President Biden will renominate Jerome H. Powell, the Federal Reserve chair, to another four-year term — ensuring policy continuity at a moment of rapid inflation and vast economic uncertainty but potentially angering progressive Democrats who had been agitating for a change in leadership.
The much-awaited decision was a return to tradition in which the central bank’s top official is reappointed regardless of partisan identity — a norm bucked by former President Donald J. Trump, who appointed Mr. Powell instead of renominating Janet L. Yellen.
It reflected a general view by Mr. Biden and his top aides that Mr. Powell has done well in supporting the economy through the pandemic recession and its halting recovery. It is also a bet that Mr. Powell is the right leader to steer the Fed through an economically and political treacherous storm of price increases, which administration officials are convinced will dissipate next year.
Mr. Biden will also nominate Lael Brainard, a governor whom many progressive groups had championed to replace Mr. Powell, to serve as the Fed’s vice chair. Renominating Mr. Powell — who won bipartisan support moments after the announcement — also spares the White House what might have been a bruising confirmation battle if the president had instead chosen Ms. Brainard, who has fewer Republican supporters in the Senate than Mr. Powell.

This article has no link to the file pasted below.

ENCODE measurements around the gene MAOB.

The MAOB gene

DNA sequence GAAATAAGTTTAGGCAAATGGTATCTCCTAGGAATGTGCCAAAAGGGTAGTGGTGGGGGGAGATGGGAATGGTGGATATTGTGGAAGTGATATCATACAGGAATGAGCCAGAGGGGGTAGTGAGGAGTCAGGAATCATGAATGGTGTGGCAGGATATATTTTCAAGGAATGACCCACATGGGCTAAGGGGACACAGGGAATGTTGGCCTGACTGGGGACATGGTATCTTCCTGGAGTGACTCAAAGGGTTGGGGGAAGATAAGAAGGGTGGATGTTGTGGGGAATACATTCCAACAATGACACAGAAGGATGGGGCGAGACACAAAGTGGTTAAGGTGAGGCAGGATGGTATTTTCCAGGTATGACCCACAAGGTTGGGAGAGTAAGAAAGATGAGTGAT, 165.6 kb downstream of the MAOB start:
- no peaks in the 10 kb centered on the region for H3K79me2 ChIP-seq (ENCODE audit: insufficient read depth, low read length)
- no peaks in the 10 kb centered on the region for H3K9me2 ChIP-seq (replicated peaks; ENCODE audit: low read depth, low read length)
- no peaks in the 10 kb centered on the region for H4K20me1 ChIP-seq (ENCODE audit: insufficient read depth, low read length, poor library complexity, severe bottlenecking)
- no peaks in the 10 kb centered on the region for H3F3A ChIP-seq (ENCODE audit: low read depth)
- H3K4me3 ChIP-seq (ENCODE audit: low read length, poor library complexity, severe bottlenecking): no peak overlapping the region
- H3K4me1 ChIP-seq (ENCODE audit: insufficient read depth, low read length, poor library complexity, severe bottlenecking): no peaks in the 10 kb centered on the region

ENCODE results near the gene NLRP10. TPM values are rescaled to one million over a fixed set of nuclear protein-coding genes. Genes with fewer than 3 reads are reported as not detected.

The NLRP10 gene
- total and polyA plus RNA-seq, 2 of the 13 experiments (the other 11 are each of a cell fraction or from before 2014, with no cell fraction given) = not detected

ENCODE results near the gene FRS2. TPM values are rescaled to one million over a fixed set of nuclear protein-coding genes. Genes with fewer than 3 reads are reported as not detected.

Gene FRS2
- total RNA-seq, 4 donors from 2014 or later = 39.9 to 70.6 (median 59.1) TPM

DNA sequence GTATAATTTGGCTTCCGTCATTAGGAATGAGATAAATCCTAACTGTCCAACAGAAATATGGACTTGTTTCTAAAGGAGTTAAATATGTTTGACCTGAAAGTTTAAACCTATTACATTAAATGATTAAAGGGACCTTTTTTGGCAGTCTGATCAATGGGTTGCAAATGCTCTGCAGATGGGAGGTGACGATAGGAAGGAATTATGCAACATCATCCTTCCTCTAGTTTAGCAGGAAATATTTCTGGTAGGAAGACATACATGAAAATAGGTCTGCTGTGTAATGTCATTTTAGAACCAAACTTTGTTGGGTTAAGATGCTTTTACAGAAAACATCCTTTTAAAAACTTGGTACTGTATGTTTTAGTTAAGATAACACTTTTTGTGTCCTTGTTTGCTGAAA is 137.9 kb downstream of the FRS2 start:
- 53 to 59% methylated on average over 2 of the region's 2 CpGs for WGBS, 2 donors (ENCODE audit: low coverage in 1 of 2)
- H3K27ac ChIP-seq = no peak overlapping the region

The stakes in the choice are unusually high.
Inflation has picked up sharply this year, with consumer prices increasing at the fastest pace in more than three decades in the year through October. The central bank is charged with keeping consumer prices stable while striving for maximum employment, and striking that balance could require difficult policy choices in the months ahead.
While taming inflation falls to the Fed, Mr. Biden has been suffering politically as prices rise for food, gas and airplane tickets. The president has repeatedly tried to reassure Americans that his economic policies will ultimately calm inflation, a message he is expected to repeat during remarks on Tuesday. His Fed decisions in recent weeks have become tangled in the politics of price increases, particularly as the president pushes Senate Democrats to coalesce around a $2.2 trillion climate change and social policy bill that Mr. Biden says will ease inflationary pressures in years to come but Republicans warn will stoke higher prices immediately.
Mr. Biden, who will also nominate Lael Brainard, a governor, to serve as the Fed’s vice chair, said he was certain that both Mr. Powell and Ms. Brainard would work to stabilize inflation and keep the economic recovery on track.
“I’m confident that Chair Powell and Dr. Brainard’s focus on keeping inflation low, prices stable and delivering full employment will make our economy stronger than ever before,” Mr. Biden said in a statement on Monday.
Mr. Powell’s reappointment suggests that the White House, which has a chance to fully reshape the Fed, is not aiming to completely overhaul the…